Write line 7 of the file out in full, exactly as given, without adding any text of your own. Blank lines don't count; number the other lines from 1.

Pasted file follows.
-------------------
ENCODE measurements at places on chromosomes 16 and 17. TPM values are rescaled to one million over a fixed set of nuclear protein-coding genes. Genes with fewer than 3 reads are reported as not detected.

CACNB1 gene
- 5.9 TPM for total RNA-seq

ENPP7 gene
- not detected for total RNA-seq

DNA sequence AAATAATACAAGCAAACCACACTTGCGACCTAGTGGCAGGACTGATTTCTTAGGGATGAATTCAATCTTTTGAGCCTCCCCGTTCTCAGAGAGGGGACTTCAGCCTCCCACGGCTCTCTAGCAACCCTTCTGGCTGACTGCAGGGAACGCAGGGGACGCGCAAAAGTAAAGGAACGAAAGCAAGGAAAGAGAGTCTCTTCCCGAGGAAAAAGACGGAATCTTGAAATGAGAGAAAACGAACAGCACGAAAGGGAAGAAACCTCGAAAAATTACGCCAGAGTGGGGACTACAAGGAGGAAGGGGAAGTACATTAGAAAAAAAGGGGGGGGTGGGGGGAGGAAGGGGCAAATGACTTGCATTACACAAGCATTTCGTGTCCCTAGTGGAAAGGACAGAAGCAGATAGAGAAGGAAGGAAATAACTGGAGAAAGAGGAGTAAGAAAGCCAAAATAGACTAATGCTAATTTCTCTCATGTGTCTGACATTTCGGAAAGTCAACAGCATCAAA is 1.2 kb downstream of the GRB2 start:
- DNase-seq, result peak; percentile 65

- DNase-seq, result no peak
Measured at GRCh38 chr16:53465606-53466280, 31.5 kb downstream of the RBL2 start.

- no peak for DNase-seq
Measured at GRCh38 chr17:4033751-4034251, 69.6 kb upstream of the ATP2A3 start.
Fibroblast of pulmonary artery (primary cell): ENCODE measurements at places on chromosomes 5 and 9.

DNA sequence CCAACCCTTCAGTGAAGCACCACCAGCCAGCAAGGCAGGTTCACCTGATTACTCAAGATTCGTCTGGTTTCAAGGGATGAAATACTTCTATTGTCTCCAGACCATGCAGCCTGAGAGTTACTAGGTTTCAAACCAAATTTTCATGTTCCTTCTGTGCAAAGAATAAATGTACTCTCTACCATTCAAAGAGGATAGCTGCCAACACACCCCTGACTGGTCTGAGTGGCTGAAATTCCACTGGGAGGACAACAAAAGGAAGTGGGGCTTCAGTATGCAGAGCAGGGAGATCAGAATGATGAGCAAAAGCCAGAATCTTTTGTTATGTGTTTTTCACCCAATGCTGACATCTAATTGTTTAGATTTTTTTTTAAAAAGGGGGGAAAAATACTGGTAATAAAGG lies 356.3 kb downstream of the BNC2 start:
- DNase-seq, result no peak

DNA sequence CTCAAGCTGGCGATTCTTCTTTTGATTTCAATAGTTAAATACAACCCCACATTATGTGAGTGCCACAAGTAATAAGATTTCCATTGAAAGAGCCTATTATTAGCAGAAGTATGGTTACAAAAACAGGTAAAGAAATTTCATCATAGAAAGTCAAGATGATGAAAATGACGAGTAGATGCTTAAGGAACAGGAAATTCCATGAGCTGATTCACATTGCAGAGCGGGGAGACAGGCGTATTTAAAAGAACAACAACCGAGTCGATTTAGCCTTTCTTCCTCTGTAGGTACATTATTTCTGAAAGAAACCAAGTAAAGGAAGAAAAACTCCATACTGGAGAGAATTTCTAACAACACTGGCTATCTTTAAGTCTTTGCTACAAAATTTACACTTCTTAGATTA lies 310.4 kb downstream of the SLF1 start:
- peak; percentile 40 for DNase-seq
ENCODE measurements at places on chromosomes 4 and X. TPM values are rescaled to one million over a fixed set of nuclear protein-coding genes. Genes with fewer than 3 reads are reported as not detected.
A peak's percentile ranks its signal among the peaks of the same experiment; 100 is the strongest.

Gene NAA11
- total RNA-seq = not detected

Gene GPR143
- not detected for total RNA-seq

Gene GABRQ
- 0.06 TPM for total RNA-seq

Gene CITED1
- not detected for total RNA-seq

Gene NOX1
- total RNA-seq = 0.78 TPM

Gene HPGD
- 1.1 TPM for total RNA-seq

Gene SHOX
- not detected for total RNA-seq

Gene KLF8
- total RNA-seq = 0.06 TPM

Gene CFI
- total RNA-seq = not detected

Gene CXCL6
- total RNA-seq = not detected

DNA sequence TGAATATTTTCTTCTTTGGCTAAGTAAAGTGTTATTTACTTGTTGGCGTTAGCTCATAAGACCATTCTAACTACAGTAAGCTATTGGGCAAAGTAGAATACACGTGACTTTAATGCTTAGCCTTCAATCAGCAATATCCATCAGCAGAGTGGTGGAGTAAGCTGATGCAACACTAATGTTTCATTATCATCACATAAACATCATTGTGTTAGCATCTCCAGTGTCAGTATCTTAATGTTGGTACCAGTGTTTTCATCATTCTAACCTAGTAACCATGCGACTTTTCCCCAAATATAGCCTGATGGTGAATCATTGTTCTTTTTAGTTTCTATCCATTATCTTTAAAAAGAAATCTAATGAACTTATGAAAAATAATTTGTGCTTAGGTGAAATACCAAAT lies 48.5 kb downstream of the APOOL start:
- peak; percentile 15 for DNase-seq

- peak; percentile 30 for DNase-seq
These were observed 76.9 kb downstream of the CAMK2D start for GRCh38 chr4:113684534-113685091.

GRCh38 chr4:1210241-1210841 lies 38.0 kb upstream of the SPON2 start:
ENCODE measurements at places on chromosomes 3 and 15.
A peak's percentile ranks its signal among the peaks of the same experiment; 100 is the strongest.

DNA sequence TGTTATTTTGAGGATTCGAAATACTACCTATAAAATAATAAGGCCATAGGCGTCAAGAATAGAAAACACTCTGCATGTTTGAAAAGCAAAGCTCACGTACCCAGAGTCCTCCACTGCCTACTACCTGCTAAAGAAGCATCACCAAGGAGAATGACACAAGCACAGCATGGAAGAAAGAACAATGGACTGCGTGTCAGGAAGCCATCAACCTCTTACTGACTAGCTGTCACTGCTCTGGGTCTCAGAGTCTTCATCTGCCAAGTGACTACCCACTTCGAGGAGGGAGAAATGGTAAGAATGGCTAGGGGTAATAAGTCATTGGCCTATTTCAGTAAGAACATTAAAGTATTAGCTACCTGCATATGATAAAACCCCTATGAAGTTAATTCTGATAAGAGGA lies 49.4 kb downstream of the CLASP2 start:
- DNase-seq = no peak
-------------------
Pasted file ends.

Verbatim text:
- DNase-seq, result peak; percentile 65